The New Business Acumen: America’s Death Twitch
As I’m now over 23-years old, I have been deemed, “unemployable” by American companies. Drawing on my strengths and above-average IQ, I started seeking work overseas, hoping the shifting global economy would outsource to a new third world nation. I have found many differences in doing business with foreign nations. They modeled themselves from the American business model of the 1950s: work hard, be honest, uphold family values and workers are worth more then just the future ingredients in Soylent Green.
When first contacting foreign companies, I was delighted to see that if they did not return my email within 48 hours, they apologized profusely and asked my forgiveness. In America, you are lucky to get a response within six months from a medical lab, informing you that you only had three weeks to live.
While working for a Japanese firm, aside from the constant bowing, I was always given a nice little gift at each meeting, treated with the utmost respect and professional courtesy. In America, executives have abandoned signing correspondences with, “very truly yours,” and replaced it with, “go f**k yourself!”
Foreign companies seek out innovation by hiring those who can provide intelligent contributions. American companies suffer so much Peter Principle, the CEOs hire less intelligent people below them so they are not threats to their positions. It continues on down so that by the time you get to the senior supervisors, they need three weeks off per year to attend Remedial math and English classes.
Foreign companies will pay my invoice via PayPal within 48 hours. The head of the largest American corporation’s billing department is known for hitting vendors over the noggin with a shovel as they render their invoices, burying them somewhere between Vegas and Phoenix and then scoring meth and hookers with the money for the entire board of directors. That, of course, is the kinder, more gentle side of corporate professional practices.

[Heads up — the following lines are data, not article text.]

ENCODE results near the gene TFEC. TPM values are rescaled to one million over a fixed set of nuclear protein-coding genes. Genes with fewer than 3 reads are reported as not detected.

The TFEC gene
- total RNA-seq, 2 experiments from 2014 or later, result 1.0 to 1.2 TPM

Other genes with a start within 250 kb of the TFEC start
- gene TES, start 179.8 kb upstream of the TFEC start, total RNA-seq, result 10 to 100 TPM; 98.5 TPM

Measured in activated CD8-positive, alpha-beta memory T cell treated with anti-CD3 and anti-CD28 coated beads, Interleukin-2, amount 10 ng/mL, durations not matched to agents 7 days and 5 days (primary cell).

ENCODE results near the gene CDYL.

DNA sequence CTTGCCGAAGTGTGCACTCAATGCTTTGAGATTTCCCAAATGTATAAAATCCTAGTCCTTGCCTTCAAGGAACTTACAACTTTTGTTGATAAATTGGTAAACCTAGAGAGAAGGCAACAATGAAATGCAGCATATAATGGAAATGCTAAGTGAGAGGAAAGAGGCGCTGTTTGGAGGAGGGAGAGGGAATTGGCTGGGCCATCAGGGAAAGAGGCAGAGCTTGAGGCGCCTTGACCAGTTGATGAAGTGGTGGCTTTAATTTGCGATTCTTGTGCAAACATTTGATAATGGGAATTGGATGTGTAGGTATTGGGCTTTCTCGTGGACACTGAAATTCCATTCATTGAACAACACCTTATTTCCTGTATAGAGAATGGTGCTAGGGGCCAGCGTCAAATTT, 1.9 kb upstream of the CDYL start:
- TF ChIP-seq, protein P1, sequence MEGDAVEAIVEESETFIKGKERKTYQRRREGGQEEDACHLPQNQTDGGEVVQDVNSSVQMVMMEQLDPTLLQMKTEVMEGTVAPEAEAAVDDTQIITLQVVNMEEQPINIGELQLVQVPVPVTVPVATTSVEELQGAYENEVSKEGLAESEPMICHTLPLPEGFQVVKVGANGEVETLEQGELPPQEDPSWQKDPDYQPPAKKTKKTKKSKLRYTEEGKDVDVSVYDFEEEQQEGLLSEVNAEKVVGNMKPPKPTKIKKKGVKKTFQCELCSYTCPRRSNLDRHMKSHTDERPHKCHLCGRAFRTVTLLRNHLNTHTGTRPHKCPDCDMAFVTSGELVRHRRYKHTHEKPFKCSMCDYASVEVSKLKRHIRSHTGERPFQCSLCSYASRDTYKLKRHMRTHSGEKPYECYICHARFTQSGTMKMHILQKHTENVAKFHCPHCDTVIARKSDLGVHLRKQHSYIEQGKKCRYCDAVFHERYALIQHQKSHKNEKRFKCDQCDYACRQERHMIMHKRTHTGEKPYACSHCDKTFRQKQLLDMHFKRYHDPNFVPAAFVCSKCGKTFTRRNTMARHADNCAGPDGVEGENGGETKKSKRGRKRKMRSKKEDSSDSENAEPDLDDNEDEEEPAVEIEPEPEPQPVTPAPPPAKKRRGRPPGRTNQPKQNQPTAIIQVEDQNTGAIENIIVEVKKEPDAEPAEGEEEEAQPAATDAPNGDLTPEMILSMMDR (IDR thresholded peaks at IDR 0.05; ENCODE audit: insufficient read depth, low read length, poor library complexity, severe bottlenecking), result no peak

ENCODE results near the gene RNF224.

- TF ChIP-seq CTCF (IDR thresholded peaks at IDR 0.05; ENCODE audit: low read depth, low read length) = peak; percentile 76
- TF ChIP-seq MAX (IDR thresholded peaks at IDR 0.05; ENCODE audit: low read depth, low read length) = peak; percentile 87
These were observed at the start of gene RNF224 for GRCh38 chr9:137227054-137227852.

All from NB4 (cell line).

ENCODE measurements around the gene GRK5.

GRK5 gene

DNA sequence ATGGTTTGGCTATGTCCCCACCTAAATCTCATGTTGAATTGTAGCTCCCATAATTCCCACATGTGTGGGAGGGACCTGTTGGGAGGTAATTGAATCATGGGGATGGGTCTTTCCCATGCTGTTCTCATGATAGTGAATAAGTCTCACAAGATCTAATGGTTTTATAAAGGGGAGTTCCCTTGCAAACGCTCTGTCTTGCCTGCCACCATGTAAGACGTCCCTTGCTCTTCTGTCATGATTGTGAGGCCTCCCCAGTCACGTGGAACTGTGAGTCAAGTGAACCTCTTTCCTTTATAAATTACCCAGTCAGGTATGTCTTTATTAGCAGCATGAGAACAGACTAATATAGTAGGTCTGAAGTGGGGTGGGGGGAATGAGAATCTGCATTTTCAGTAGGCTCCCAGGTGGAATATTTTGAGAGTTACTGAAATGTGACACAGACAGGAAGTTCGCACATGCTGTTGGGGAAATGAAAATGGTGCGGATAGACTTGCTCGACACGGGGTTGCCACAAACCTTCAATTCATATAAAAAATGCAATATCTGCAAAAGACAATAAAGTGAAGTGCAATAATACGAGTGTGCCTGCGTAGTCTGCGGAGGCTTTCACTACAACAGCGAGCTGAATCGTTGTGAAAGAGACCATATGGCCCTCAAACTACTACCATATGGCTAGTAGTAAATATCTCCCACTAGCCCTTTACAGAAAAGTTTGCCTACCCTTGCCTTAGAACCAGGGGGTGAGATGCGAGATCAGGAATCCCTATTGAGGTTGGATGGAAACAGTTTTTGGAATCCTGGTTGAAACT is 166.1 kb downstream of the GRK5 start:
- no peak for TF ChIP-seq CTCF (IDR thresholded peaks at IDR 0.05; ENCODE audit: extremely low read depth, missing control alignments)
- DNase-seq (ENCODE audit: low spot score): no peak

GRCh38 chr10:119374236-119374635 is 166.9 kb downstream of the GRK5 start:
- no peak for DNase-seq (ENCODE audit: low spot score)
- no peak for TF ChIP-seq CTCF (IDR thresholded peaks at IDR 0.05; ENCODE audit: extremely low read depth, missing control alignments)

It is not only the upper levels of business that suffer from 30 years of cutbacks to our educational system. The illiterati that fill the lower levels of corporations and the service industry, force most transactions to have at least three follow up calls to repair wrong orders, broken merchandise or overcharges on credit cards. They figure twenty-nine percent on a one hundred dollar balance is three trillion dollars and they will argue the point until they tell you they studied math in the leventeenth grade.
I actually find myself preferring to speak with someone in India to resolve a problem. Their English is better than the average American and they know the words, “please” and “thank you” as opposed to “whatever, dude!”
When I go to a fast food place, I don’t even tempt fate by ordering with a simple number as the counter person might become confused by having to count up to a “number nine value meal.” I have just started ordering by screaming, “doy-duh-doy-doy!” Inevitably, they get the order right.
As my children continue in middle school to have language choices of Spanish, French and incoherent mumbling, while the future global economy will need those who speak Chinese and Arabic. Their science classes consist of making Jello Volcanoes and the actions of oxygen on an apple. Children in foreign nations are learning four different languages, including English and nuclear and agricultural sciences. Which child will be asking the other if they want fries with that and which child will answer, “doy-duh-doy-doy?”
The real shame of America is the lack of innovation encouraged among workers. My foreign clients are ecstatic when I offer them a better way to create a product or production method. We discuss applications and they excitedly introduce the new ideas into their business within a week. In American companies, where decision-by-committee makes a simple group lunch order go around the conference table for six months, middle management is afraid to introduce the innovative ideas thought up by the everyday worker, who sees more efficient ways to do business, for fear of change and possibly backing an idea that might not work. It is thought, among supervisors, that it’s better to take twice as long, at three times the cost, than to listen to ideas that might move the business forward. Stagnantion is the new business growth. Not moving forward, but not decaying too quickly.
The average worker has come to the conclusion it is better to just follow any order, no matter how inane. Risking displeasure by thinking, innovating or attempting to work hard and get ahead is suspect from managers. In America, being plain and quiet and not sticking out as a leader is the way to move ahead, using the Peter Principle as the stepladder to upper management. Skulking in dark corners has become a safe business move, fearing the light of exceptional thought and action that will illuminate other’s mediocrity and incompetence.
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